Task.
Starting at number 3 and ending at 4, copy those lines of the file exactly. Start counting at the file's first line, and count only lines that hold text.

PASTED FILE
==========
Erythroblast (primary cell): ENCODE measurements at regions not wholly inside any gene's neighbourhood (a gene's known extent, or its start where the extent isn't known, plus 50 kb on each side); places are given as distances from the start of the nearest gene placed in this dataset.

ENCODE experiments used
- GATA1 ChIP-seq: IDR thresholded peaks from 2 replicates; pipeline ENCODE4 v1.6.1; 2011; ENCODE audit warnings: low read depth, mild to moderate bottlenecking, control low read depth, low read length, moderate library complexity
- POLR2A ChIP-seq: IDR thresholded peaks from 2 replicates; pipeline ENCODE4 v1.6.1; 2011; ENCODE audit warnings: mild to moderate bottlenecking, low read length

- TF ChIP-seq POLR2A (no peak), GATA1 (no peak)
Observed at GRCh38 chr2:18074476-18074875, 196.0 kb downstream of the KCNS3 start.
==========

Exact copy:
- GATA1 ChIP-seq: IDR thresholded peaks from 2 replicates; pipeline ENCODE4 v1.6.1; 2011; ENCODE audit warnings: low read depth, mild to moderate bottlenecking, control low read depth, low read length, moderate library complexity
- POLR2A ChIP-seq: IDR thresholded peaks from 2 replicates; pipeline ENCODE4 v1.6.1; 2011; ENCODE audit warnings: mild to moderate bottlenecking, low read length